Saturday, January 7, 2012

Stop Whining!

New Year's Eve -- a night to kick back and enjoy. Bring on the new and say farewell to the old. Celebrations can range from reading a book peacefully at home to tooting a party horn on a dance floor in Vegas. This year my husband and I chose dinner at a restaurant followed by a pay per view movie in the comfort of our living room -- quiet and relaxing.

Sounded great to me until we arrived at the restaurant. Naturally it was busy because of the festive holiday. I expected a wait even with reservations and there were all kinds of ways to keep busy -- munching on pretzels at the bar, gazing at the decorations, listening to the music and one of my all time favorites, people watching. Unfortunately, the woman who stood behind me didn't see it that way.

She felt the need to let everyone within earshot know that her feet hurt from standing so long. She was convinced a party who came in after her was seated before her. Not knowing what to do about this catastrophe, she decided to drone on about it. Then she went on about a rumor she heard that the food quality at this dining establishment had gone down hill. There's more, but I think you get the idea. I was so relieved when we were seated far away from this high pitched whine. I feared that my welcome into the new year might go like this (from The Whiners on Saturday Night Live):

Some people are trapped in a downward spiral of negativity. The complaining starts and doesn't stop. The good news is it only takes a moment to turn it around. Just Google: for great suggestions.

What works best for me?

Number one, taking a minute everyday to be thankful for the things I could take for granted. Things like health, a job, a home, food. It immediately puts me in a positive mood. When something minor happens, like waiting in the checkout line at the grocery store while the person in front of me searches for a credit card, it doesn't seem to matter. It's such a small inconvenience compared to real problems.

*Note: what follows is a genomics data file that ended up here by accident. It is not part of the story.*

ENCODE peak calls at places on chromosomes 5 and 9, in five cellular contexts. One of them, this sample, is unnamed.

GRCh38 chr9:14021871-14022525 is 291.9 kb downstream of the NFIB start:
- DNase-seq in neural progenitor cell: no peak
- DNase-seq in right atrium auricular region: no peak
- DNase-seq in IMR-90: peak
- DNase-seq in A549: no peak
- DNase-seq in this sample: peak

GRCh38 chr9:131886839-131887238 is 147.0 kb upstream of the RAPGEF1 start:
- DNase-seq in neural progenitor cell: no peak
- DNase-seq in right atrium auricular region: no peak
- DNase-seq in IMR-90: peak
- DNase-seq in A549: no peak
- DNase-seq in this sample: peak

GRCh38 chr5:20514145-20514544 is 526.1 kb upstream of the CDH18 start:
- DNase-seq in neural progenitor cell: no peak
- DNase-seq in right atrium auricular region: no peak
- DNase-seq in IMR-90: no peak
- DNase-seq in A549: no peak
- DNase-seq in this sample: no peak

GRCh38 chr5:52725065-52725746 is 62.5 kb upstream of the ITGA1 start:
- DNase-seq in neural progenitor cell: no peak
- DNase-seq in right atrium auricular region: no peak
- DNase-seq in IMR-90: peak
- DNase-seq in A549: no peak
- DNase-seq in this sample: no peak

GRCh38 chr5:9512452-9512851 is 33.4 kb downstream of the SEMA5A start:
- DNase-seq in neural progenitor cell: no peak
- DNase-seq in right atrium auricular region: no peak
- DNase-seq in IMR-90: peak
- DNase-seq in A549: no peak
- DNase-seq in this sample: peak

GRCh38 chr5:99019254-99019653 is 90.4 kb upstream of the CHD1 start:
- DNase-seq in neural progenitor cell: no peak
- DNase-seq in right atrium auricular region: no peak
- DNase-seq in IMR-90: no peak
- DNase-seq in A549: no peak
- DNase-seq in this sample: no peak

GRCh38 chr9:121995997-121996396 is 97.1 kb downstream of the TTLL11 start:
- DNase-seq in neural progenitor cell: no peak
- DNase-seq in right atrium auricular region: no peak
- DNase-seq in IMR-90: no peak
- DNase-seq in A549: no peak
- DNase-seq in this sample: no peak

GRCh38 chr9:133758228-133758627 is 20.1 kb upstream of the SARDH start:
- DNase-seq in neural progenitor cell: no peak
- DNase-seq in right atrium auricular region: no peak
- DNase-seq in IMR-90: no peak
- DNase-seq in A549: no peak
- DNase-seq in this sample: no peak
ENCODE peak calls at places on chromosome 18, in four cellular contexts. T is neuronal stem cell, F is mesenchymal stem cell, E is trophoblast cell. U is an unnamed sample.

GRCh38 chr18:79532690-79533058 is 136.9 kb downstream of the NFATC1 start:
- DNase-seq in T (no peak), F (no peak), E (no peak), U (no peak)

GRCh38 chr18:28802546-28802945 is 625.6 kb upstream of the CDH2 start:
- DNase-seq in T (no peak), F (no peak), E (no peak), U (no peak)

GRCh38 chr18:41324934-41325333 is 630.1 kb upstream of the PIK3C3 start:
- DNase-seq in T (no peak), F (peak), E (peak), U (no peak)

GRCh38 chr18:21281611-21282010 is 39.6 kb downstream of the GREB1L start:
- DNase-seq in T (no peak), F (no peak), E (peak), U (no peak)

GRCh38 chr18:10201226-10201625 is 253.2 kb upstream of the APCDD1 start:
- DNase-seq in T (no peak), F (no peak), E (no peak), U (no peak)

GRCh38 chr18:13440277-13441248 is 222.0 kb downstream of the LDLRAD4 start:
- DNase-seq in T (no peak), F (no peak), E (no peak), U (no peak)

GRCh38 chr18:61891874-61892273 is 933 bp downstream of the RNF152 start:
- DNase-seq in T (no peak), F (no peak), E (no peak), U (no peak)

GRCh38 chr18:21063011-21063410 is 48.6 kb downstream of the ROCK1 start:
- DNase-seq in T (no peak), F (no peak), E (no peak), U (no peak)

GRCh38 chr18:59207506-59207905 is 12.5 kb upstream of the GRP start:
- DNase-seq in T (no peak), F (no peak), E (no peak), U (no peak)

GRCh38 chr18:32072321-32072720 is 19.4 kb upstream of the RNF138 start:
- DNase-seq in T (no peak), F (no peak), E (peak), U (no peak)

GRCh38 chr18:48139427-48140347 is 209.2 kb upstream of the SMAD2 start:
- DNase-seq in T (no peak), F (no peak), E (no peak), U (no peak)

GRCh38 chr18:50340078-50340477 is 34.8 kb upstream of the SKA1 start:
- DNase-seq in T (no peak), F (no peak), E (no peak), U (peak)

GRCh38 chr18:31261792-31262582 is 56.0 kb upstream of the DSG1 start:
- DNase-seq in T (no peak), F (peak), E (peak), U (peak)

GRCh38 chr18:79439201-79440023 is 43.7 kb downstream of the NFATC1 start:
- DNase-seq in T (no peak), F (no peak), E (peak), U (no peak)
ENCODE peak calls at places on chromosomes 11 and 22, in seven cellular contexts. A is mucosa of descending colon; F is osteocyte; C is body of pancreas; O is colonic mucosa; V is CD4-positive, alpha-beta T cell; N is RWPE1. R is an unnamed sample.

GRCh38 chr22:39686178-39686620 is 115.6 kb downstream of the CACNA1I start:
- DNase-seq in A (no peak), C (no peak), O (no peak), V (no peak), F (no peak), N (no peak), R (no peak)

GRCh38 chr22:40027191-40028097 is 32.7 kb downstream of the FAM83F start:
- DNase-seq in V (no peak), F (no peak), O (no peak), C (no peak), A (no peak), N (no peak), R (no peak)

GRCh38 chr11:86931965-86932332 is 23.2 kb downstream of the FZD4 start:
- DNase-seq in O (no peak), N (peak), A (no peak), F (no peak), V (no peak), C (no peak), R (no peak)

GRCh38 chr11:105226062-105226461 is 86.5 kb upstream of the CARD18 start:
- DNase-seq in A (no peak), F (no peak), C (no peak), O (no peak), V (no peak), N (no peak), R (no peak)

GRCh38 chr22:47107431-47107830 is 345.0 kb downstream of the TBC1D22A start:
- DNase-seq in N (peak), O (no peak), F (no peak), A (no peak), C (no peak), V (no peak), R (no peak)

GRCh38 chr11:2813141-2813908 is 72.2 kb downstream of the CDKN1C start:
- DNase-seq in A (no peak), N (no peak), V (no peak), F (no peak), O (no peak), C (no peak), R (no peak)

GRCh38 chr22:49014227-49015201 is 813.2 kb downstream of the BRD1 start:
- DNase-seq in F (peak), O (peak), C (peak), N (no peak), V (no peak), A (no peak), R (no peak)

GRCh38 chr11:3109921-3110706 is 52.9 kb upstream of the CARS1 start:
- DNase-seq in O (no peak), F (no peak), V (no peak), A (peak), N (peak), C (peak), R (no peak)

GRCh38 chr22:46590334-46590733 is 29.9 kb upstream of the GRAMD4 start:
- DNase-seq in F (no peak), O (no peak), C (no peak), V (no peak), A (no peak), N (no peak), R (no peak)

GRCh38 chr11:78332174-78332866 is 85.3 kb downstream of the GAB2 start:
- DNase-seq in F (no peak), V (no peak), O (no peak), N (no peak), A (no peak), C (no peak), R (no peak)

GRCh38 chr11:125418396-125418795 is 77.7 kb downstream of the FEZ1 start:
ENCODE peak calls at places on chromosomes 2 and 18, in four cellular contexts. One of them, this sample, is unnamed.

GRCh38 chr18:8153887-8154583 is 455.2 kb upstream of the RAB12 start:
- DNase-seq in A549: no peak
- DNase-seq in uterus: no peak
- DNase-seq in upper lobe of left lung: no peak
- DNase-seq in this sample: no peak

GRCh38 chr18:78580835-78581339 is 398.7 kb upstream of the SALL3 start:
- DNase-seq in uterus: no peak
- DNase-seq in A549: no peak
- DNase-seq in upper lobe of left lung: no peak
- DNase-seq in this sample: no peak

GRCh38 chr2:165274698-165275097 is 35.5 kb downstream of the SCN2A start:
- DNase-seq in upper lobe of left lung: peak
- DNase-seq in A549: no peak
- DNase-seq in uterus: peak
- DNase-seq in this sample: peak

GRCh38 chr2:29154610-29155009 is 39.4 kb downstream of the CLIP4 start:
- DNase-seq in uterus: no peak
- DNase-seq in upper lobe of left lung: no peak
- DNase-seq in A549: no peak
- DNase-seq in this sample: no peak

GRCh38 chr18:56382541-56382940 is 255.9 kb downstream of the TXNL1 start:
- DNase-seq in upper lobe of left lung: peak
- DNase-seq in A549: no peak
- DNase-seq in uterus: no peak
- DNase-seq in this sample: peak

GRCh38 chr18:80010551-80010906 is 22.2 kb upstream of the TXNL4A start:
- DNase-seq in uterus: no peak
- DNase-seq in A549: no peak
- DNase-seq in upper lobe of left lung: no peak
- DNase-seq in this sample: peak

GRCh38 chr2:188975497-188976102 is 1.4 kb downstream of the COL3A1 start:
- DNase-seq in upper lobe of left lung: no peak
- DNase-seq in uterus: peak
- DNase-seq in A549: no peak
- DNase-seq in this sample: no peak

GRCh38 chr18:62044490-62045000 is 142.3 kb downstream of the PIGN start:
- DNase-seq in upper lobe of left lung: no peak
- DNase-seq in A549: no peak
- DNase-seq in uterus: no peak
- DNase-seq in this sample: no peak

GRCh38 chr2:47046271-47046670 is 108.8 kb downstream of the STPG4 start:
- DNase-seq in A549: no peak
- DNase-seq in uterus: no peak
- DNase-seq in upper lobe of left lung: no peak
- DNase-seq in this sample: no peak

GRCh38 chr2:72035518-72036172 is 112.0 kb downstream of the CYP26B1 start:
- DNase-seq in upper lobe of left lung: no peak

What really makes me kick back and be grateful however, is when I see someone who has a major issue and defies it. A person who has so many reasons to be downtrodden, but isn't. Stephen Hawking reminded me of this when I read an article about his 70th birthday celebration this past week. Hawking was diagnosed with motor neuron disease at 21 and was given only a few years to live. So much for that prognosis. During the 49 years since then, Hawking has spent his life crippled in a wheelchair and able to speak only through a computer. Despite this, the theoretical physicist's quest for the secrets of the universe has made him one of the most famous scientists in the world. For anyone who doesn't know about Stephen Hawking, watch:

When asked about his disability, Hawking said, "The human race is so puny compared to the universe that being disabled is not of much cosmic significance."

That's what I call positive thinking.

Happy Birthday Stephen Hawking!

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  1. Love it. Usually I am annoyingly optimistic, but sometimes I need to be reminded. Completely apropos in juxtapostion with my posting today. Thanks for the jolt.

  2. Stephen Hawking is one of my heroes! I, too, read about his 70th birthday and saw that he has adapted to his disability by using special technology to help him communicate. Even with this technology, it can take him up to 10 minutes to compose a single sentence on a computer. I figured that if he can write two books (or more) and goodness knows how many speeches with such effort, I can sit down for at least an hour a day and write. He is truly an inspiration. Thanks for reminding me!

  3. I'm generally a glass full person too, but sometimes on a really bad day, I need to think about someone like Stephen Hawking to jolt me out of a funk.

  4. Great blog post! REgarding 'The Whiners' from SNL, it was always funny to me that the people in my office at that time who loved to talk and laugh about that sketch the most were the very ones it exemplified. Ah, Robert Burns, we need you!